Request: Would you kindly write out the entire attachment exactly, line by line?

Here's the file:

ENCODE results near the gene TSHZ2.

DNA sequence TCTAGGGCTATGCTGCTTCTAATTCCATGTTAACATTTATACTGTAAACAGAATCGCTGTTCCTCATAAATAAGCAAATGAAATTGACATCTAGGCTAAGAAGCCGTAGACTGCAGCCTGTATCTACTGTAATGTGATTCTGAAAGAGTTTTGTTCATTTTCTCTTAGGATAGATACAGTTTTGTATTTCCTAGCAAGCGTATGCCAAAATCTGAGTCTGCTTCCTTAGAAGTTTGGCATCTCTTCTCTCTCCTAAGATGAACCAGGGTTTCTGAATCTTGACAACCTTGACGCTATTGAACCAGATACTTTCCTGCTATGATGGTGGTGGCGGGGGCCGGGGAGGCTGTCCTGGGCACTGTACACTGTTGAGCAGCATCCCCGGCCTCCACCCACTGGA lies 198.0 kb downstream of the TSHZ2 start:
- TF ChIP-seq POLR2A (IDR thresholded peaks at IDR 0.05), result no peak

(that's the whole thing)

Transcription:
ENCODE results near the gene TSHZ2.

DNA sequence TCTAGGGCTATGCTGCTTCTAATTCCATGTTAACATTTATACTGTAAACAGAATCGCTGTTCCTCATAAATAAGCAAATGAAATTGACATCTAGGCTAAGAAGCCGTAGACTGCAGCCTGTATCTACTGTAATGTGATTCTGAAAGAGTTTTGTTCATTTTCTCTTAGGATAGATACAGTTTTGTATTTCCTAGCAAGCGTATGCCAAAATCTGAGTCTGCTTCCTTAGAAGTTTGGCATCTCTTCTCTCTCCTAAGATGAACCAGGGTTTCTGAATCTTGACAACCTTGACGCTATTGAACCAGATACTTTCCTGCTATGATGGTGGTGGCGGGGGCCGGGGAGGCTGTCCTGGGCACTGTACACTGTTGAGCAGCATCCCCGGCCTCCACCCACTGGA lies 198.0 kb downstream of the TSHZ2 start:
- TF ChIP-seq POLR2A (IDR thresholded peaks at IDR 0.05), result no peak